Tuesday, 18 June 2013
Monday, 11 March 2013
A few weeks ago my 13 year-old dropped her telephone… into the bath. There was a scream. Then tears. Then frantic attempts to open the phone and dry it out. Her panic slowly subsided and was replaced with hope as she attempted to restart the phone.
It didn’t work.
Several attempts followed throughout the evening, and the following morning, and after school, and during the next evening. Still nothing. The phone was dead – drowned.
The requests for a new phone started immediately. And we said ‘no’.
Our daughter began to retreat into her quiet place, mumbling something about ‘my precious’ while rocking backwards and forwards, hugging her knees.
Our daughter had agreed to a ‘phone contract’ with us, much like the one made famous by a mum-blogger earlier in the year. She was pretty good with it, but blurred the boundaries from time to time – as evidenced by the fact that she was in the bathroom with her phone. I mean, seriously… do you really need your phone in the bathroom?
After considering her need for a phone, we decided against it.
Needs vs wants
I’ll be the first to admit that there are times when it’s a little inconvenient that our daughter can’t be contacted. Instead of texting her we have to ring the school and ask that a message be sent to her classroom. Sometimes we wonder where she is, and we can’t call to find out.
But since this is a rare occurrence we decided that this was no justification for a phone. What it really comes down to, though, is that we actually think our kids are better off without phones, i-pads (or tablets), or any other devices. Part of this comes down to our parenting philosophy. The thing is, it’s not a need. It’s a want.
And it’s quite amazing… our kids really can survive just fine without the phone and computer. It makes sense though – I mean most of us probably survived until at least our twenties before we felt we needed a phone.
What does research say?
It’s not just a philosophical preference that keeps us from giving our daughter another phone – with its attendant increase of screen time. It’s also based on research.
There are some advantages to our kids having computer and smart phone access. Some data tells us that computer games can help kids with ADHD, hand-eye coordination, and there are also some associations between computer use and literacy and numeracy skills in young children. There’s some reason to think that these advantages are applicable to smart phone and tablet use as well.
So it’s not accurate to say ‘computers, smart phones, and tablets are bad for kids and we shouldn’t have them.’ There are clearly some positive outcomes linked to their use.Besides, most parents recognise that their child’s familiarity with technology makes a difference for them at school.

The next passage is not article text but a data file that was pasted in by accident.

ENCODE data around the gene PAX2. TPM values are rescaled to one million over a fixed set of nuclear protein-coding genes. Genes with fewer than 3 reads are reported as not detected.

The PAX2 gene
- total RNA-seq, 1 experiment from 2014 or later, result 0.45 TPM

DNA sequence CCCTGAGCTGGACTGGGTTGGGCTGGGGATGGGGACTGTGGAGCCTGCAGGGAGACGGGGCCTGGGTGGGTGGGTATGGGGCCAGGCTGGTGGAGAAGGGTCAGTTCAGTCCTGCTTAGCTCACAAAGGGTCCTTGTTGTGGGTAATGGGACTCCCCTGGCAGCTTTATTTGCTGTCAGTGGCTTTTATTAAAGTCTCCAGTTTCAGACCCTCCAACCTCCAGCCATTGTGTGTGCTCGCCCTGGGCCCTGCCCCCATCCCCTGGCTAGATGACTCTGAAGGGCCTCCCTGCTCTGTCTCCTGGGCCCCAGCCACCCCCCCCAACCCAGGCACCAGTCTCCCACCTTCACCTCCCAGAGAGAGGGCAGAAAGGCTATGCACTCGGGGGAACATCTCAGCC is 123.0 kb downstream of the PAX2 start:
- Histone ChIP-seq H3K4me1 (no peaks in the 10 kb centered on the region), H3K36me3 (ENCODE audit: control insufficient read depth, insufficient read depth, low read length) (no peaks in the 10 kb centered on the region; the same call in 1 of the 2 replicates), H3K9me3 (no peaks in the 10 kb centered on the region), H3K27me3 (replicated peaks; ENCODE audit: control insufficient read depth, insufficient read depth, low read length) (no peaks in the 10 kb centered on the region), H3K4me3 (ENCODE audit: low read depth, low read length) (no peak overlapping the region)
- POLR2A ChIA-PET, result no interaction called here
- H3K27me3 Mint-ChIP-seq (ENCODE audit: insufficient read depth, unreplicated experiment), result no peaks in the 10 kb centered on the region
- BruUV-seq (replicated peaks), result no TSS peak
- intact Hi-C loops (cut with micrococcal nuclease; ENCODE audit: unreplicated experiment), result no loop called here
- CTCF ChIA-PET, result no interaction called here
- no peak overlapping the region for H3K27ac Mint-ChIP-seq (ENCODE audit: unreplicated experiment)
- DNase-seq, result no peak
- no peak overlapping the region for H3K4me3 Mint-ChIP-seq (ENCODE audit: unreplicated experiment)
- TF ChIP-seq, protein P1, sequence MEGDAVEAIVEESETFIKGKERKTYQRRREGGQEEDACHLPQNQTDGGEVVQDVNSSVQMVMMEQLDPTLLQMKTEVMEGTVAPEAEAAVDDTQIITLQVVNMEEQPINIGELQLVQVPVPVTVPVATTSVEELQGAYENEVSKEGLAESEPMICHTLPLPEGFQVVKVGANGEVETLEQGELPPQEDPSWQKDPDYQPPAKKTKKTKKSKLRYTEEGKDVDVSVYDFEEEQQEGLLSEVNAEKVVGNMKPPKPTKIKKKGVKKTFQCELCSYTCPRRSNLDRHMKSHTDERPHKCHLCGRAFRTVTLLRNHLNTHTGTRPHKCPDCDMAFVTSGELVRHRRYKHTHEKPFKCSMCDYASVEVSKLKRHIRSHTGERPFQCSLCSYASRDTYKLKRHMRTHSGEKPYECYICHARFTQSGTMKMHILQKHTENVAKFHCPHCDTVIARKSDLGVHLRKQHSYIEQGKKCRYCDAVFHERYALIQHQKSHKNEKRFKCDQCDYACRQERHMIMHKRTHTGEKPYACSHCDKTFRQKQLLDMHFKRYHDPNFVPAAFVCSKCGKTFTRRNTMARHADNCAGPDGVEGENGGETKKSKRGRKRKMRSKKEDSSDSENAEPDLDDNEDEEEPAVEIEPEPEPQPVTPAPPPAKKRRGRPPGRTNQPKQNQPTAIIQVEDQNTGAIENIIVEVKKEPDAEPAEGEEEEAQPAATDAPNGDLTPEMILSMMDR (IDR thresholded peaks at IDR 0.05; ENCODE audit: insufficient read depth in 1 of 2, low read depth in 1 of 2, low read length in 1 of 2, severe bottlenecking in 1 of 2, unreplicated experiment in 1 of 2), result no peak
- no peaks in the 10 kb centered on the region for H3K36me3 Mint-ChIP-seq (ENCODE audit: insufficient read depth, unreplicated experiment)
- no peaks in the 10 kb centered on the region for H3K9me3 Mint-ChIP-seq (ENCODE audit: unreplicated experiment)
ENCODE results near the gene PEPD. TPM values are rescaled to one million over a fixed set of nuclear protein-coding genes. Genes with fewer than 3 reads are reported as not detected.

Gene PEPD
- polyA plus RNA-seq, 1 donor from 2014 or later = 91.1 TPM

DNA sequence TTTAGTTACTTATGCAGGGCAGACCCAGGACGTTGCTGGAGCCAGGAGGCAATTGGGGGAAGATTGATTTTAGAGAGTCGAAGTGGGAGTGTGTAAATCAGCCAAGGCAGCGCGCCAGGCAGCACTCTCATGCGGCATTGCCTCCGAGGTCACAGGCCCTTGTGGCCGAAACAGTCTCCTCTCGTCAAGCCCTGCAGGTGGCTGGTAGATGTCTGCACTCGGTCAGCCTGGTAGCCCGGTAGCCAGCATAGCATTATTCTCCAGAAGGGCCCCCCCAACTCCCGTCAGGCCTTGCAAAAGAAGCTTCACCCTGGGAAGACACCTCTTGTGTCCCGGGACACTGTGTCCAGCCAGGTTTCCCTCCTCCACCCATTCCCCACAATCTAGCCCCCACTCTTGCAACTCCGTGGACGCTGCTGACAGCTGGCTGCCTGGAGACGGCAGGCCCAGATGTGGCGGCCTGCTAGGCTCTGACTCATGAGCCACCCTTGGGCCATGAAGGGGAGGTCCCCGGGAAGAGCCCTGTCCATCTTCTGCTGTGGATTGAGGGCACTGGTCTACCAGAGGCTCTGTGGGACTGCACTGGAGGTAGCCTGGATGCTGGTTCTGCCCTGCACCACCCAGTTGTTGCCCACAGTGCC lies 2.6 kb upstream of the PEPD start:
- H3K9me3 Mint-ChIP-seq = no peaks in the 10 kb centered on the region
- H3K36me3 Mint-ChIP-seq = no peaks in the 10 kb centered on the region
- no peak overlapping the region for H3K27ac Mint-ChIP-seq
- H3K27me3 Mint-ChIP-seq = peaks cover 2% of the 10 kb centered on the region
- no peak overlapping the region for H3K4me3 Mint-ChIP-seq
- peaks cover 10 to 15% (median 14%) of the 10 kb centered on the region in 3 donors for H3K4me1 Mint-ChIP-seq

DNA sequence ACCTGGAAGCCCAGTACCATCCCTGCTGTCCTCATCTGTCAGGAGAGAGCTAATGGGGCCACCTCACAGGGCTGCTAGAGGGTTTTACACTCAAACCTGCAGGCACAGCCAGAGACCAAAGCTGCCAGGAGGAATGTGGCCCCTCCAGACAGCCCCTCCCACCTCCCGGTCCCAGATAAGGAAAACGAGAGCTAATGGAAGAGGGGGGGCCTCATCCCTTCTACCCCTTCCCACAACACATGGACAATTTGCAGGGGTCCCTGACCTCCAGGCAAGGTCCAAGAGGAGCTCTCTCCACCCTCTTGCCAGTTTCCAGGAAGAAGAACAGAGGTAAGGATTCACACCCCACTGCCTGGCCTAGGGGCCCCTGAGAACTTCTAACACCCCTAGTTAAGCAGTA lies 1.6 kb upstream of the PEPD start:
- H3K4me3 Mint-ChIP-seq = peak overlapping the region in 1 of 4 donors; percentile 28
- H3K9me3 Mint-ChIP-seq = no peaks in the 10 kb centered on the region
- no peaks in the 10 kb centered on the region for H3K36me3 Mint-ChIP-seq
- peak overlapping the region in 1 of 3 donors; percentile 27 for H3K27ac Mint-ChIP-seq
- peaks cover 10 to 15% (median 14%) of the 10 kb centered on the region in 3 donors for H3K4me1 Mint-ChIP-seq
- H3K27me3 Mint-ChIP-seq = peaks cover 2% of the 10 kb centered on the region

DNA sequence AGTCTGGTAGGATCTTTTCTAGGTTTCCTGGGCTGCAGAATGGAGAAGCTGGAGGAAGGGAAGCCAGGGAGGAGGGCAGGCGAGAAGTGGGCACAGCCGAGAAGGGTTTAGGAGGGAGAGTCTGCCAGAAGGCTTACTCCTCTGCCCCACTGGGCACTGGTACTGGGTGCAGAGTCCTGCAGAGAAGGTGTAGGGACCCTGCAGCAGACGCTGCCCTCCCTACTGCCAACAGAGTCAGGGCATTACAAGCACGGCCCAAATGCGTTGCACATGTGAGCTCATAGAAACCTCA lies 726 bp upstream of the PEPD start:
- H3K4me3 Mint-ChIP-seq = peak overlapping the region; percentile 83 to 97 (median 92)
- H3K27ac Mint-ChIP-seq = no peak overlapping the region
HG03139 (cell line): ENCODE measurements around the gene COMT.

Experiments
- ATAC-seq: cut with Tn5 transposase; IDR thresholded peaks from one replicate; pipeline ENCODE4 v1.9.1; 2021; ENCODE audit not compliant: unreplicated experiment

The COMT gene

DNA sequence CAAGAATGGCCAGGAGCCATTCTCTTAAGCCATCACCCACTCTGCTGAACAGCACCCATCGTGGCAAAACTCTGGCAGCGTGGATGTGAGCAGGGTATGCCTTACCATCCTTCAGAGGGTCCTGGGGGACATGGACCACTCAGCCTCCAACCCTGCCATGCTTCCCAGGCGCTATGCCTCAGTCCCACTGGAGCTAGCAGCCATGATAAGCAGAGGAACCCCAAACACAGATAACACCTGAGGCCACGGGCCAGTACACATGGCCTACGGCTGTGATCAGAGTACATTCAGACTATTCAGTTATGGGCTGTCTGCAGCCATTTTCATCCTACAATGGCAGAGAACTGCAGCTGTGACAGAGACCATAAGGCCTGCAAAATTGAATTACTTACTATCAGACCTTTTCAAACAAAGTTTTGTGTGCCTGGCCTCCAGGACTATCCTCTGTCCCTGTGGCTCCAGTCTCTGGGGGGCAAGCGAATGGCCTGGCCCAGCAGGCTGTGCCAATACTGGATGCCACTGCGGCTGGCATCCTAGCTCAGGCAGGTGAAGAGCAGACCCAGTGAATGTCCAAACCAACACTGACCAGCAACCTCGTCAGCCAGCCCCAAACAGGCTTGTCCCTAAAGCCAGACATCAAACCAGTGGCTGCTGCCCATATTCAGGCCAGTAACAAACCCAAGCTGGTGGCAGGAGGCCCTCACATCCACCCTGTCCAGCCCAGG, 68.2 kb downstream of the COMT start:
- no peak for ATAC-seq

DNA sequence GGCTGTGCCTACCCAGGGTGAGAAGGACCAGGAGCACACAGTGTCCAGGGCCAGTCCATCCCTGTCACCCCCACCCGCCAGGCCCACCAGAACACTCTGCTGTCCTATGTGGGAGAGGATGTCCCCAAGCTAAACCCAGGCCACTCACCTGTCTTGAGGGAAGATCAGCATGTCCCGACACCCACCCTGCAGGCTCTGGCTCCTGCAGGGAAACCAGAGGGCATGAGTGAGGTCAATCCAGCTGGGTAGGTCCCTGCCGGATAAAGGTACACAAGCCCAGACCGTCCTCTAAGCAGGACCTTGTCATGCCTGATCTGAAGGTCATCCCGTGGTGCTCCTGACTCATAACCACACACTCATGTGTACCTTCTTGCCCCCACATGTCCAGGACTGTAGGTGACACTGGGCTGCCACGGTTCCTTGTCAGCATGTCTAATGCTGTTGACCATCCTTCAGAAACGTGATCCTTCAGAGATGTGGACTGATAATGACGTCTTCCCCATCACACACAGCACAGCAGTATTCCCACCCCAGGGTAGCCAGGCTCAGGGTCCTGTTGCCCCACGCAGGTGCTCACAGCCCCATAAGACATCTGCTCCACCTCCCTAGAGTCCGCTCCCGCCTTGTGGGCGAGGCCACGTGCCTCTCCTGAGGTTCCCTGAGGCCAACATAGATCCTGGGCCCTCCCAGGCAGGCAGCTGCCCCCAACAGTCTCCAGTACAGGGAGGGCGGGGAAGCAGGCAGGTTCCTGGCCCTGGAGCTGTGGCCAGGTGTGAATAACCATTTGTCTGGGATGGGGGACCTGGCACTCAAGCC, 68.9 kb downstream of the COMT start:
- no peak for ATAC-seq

But research also tells us that too much screen time, or the wrong kinds of screen time, can have a strong negative impact.
- First, there’s the debate (still ongoing) about whether phones are responsible for cancer, or not.
- There’s also the question of how we are to deal with the addictive nature of the phone or tablet as ‘an appendage’ – the phone becomes the child!
- Phones and tablets give our kids access to lots of games, including violent ones. Violent screen time is shown to cause violent behaviour
- Phones and tablets (and computers generally) are time wasters. Our kids sit on their bums and play instead of getting off their bums to play. Excessive screen time has a negative effect on physical health
- There are some who argue that links also exist between children’s mobile phone use and behavioural problems (withdrawal when phone off, anger), cognitive problems (always needing stimulation), and social problems (trouble connecting with people in the real world).
- Excessive phone and tablet use is also related to lack of sleep, and high levels of fatigue.
- Excessive phone use (and screen time) rewires our children’s brains. They become addicted to stimulation.
It boils down to this: I just don’t think our kids need the phone... and I think the data points in that same direction.
I do think they need opportunities to be kids, to be curious about the world they live in, they need to learn how to have a few rich relationships, and to learn to talk with a person face to face. They need to get at least an hour of vigorous activity each day. They need to be bored, to read real books, and to climb trees, ride bikes, or swim or run.